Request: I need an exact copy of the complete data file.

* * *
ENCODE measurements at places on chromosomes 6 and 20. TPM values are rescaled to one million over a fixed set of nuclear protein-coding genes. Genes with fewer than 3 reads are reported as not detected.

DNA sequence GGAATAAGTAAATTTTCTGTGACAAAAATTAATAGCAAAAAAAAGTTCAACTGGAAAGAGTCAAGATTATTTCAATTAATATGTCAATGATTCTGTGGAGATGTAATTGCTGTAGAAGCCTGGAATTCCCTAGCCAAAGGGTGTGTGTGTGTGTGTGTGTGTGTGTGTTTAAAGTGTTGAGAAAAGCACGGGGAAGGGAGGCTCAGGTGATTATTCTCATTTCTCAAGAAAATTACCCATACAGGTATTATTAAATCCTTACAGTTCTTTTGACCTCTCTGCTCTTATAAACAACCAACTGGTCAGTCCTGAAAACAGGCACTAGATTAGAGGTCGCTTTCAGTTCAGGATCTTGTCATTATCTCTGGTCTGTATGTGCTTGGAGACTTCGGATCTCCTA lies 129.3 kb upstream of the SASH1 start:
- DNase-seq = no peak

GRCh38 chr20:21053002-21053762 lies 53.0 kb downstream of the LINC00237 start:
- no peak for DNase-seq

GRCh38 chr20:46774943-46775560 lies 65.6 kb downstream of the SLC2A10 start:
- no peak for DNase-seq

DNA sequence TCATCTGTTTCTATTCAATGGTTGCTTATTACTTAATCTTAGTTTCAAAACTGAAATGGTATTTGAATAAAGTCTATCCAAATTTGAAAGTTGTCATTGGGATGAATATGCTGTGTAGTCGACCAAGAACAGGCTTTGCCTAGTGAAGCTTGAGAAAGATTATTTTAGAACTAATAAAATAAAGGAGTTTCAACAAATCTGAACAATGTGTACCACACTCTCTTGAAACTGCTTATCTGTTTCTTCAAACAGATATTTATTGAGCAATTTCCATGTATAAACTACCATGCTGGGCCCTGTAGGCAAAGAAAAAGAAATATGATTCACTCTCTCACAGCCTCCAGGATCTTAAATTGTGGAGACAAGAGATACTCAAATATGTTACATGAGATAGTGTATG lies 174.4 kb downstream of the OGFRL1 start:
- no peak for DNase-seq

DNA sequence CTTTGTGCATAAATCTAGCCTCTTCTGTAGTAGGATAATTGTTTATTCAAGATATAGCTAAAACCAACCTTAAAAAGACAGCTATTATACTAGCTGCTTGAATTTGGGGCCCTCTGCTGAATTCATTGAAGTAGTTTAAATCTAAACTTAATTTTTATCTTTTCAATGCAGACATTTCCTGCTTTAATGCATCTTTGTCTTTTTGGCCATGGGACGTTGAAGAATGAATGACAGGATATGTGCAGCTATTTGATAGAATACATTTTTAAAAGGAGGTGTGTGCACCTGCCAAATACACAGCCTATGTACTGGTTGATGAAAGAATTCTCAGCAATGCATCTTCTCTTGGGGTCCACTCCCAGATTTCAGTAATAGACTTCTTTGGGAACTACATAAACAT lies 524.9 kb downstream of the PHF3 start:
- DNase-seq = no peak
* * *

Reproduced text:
ENCODE measurements at places on chromosomes 6 and 20. TPM values are rescaled to one million over a fixed set of nuclear protein-coding genes. Genes with fewer than 3 reads are reported as not detected.

DNA sequence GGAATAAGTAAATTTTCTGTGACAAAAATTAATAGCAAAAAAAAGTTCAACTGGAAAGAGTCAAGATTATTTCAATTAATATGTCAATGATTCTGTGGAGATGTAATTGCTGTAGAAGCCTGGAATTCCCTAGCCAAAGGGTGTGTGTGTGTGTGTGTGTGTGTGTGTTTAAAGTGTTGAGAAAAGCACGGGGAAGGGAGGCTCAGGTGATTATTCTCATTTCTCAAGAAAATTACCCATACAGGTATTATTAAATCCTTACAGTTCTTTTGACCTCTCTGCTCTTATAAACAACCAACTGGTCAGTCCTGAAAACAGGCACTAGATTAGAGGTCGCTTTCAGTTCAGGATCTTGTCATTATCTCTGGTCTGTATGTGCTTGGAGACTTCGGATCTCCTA lies 129.3 kb upstream of the SASH1 start:
- DNase-seq = no peak

GRCh38 chr20:21053002-21053762 lies 53.0 kb downstream of the LINC00237 start:
- no peak for DNase-seq

GRCh38 chr20:46774943-46775560 lies 65.6 kb downstream of the SLC2A10 start:
- no peak for DNase-seq

DNA sequence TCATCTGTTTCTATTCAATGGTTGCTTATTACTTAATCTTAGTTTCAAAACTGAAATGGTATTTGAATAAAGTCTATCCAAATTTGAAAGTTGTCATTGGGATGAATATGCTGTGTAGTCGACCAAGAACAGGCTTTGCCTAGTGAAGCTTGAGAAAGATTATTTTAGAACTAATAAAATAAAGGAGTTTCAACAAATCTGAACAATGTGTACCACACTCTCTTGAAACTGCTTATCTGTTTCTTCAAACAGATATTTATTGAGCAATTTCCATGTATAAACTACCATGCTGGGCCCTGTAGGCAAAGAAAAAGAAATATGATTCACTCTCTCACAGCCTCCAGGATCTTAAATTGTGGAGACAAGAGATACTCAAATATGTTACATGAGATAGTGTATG lies 174.4 kb downstream of the OGFRL1 start:
- no peak for DNase-seq

DNA sequence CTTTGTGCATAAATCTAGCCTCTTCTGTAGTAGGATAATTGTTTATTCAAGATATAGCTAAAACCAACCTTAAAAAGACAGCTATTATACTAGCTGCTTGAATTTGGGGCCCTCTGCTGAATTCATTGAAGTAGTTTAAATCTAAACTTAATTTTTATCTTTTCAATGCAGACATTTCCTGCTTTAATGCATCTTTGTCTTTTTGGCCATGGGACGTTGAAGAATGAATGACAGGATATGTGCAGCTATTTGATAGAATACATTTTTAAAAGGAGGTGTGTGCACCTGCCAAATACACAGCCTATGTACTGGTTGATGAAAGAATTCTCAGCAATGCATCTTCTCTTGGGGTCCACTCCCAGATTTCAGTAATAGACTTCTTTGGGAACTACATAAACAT lies 524.9 kb downstream of the PHF3 start:
- DNase-seq = no peak